Late last year, as the market was busy aggressively pricing out Fed hikes amid a truly nauseating swoon in risk assets, one worry was that if Jerome Powell were to change course and expressly acknowledge nascent signs of weakness in the data and/or suggest that the tightening in financial conditions occasioned by the pullback in stocks posed a material threat to the economy, he might actually make things worse.
Clearly, the market was nervous and the “imminent slowdown” narrative was gathering adherents – fast. At a certain point, souring sentiment and falling stock prices can become self-fulfilling if they begin to manifest themselves in real economic outcomes (e.g., the reversal of the wealth effect denting consumer spending, corporate management teams reassessing capex plans, etc.) which are then cited as an excuse for still more selling, in a pernicious loop.
The risk was that if the Fed suddenly lurched dovish, it would be seen by the market as “confirmation” of the slowdown story, thereby denting sentiment further. In the worst case scenario, an overtly dovish lean had the potential to underscore the notion that the Fed believed it had already made a policy mistake by tightening the economy into a slowdown.
You could argue that by holding out until January before “capitulating“, “blinking” and otherwise relenting in the interest of reinvigorating risk assets, the Fed mitigated the risk outlined above. If that’s the case, it may have been by accident given that the December minutes pretty clearly suggested the committee was inclined to adopting a more accommodative tone than Powell managed to communicate on December 19.
Whatever the case, the question now is whether there’s any gas left in the tank in terms of dovishness that could offset another leg lower for stocks, another leg wider in credit or just another bout of volatility in general.
Clearly, the Fed has more room than its global counterparts when it comes to rates and the balance sheet. In the simplest possible terms, the Fed actually has the capacity to cut rates from here, whereas doing so in other locales would entail plunging into deeply negative territory. On the balance sheet, the Fed can lean dovish by doing something as simple as announcing an end date.
So, there’s clearly scope for the Fed to do more when it comes to “incremental” dovishness in the face a worsening macro backdrop. For Morgan Stanley’s Mike Wilson, though, there’s a simple reason why that probably won’t work when it comes to rescuing equities in the face of the earnings recession he says is already upon us.
On Monday, we brought you some highlights from Wilson’s latest note, in which he flags consensus expectations for negative profit growth in Q1 on the way to contending that his earnings recession call from November is all but certain to play out.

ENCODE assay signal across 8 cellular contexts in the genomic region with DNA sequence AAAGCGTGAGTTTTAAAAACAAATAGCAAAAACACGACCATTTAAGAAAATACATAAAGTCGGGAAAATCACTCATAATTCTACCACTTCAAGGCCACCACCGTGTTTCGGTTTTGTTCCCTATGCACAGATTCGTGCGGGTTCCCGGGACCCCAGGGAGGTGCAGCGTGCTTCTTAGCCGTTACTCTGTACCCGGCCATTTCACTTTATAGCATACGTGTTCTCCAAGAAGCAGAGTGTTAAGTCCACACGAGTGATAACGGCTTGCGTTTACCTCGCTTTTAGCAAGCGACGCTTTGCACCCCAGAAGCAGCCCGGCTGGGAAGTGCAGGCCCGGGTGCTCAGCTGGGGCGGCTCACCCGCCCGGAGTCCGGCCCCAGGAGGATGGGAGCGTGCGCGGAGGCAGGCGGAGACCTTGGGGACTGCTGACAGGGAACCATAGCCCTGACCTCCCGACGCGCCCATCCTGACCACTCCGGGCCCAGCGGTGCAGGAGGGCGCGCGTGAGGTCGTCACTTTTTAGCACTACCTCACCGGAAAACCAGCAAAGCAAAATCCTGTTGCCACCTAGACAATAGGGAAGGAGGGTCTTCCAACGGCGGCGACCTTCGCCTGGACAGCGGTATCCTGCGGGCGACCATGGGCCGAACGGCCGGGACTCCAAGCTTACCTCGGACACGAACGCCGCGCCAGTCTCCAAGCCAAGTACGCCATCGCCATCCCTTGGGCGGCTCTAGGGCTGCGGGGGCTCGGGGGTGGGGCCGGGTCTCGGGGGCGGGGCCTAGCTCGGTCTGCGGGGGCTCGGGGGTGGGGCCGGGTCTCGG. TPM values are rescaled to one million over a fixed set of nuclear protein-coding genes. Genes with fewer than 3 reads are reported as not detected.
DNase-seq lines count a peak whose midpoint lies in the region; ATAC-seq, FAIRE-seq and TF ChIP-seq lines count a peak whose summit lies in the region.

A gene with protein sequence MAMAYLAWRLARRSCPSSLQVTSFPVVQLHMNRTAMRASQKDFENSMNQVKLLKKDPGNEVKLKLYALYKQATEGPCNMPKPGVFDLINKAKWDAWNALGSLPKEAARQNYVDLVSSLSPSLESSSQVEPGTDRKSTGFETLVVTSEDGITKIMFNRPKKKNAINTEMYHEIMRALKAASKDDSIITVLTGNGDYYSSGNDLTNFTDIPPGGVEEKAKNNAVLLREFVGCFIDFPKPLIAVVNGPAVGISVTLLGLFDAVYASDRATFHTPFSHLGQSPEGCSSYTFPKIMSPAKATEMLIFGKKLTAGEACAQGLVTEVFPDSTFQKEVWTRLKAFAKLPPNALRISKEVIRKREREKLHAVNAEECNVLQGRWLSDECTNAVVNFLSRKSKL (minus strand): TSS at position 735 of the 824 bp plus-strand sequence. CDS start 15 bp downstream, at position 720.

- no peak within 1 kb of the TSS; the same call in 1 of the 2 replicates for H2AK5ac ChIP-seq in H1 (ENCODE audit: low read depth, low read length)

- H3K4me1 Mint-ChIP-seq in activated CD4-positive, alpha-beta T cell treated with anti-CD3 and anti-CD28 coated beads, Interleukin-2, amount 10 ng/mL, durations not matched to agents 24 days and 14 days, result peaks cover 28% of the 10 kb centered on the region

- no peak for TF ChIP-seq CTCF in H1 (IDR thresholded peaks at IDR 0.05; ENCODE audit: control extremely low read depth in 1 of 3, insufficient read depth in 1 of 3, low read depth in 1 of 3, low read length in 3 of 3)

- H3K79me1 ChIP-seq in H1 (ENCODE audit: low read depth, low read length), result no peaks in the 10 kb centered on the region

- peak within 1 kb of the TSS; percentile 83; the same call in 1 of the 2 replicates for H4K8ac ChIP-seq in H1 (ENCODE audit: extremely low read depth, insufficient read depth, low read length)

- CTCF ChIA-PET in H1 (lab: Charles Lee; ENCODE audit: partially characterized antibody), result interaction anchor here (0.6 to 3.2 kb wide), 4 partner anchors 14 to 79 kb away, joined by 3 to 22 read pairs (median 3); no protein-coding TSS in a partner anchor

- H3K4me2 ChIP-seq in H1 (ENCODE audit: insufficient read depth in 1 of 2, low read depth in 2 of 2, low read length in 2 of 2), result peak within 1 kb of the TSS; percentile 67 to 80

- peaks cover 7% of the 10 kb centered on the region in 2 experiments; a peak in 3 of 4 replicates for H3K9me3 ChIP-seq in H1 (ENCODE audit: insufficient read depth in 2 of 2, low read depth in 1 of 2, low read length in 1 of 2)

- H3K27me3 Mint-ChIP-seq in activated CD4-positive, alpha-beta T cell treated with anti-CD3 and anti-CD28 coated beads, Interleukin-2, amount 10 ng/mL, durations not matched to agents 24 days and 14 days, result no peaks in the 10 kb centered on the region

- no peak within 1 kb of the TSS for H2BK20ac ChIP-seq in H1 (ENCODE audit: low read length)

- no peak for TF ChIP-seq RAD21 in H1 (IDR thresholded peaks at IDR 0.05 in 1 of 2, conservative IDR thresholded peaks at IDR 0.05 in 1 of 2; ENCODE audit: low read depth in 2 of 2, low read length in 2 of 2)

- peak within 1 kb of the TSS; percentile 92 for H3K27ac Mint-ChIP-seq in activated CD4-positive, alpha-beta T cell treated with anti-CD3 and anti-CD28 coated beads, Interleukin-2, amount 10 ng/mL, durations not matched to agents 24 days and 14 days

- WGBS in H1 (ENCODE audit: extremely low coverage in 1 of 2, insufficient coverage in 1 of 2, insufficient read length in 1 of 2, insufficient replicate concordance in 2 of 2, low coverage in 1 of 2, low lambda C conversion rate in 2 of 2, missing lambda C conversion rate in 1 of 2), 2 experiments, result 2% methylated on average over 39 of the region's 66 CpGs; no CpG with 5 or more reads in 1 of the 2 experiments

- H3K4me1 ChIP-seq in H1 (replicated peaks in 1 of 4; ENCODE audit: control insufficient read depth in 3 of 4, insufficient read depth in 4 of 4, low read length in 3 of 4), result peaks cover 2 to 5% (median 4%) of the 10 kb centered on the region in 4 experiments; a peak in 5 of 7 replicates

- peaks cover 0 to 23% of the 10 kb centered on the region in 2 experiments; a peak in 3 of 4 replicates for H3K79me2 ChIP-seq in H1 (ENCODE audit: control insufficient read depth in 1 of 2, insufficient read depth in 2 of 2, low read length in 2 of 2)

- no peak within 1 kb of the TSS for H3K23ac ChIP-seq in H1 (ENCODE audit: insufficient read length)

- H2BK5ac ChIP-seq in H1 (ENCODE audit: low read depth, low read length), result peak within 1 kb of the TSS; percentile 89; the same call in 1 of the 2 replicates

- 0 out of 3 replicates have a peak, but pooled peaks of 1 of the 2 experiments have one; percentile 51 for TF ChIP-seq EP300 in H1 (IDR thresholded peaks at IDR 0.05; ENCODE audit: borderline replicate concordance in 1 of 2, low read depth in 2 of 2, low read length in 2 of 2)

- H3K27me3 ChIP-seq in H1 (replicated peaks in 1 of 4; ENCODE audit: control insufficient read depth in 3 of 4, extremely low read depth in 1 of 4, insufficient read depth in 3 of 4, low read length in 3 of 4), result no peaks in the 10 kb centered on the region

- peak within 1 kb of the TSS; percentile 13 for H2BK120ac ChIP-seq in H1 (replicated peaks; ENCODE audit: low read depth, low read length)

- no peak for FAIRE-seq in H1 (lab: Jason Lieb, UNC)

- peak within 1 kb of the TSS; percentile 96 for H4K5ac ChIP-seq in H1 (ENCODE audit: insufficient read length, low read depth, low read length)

In the same note, Wilson warns that you probably should “not expect the Fed to be a savior when it comes to earnings headwinds.”
As noted above, Mike’s rationale is straightforward. “The market has already priced in a lot of Fed dovishness and incremental dovishness from these levels is going to require data deteriorating which will not be a good environment for equities”, he writes.
Now you can see why we started this post with a trip down memory lane to December. This is the same quandary for stocks. Sure, it’s possible that the Fed will step in with more dovishness, but given Powell’s hyper-data-dependence and the fact that January’s relent was as dramatic as it was, any further lean in the direction of accommodation would likely require a sharp deceleration in the economy. Acknowledging such a deceleration with a rate cut or a halt to balance sheet runoff would effectively amount to confirmation of a slowdown, potentially making things worse.
If, on the other hand, the data starts to improve, you can expect less dovishness and that’s not exactly positive for stocks either, especially if earnings growth ends up disappointing. Here’s Wilson one more time to bring it all together:
We think Exhibit 8 makes this point powerfully by showing the huge separation between expectations for rate moves and economic surprise indices. We expect these series will move toward converging, and whether that is due to dovish expectations falling out of the market or economic surprises turning lower, we suspect that neither is a bullish signal for equities.
Again, it doesn’t get much simpler than that, so if you’re the type who thinks there’s elegance in simplicity, that’s a pretty elegant (if bearish) thesis.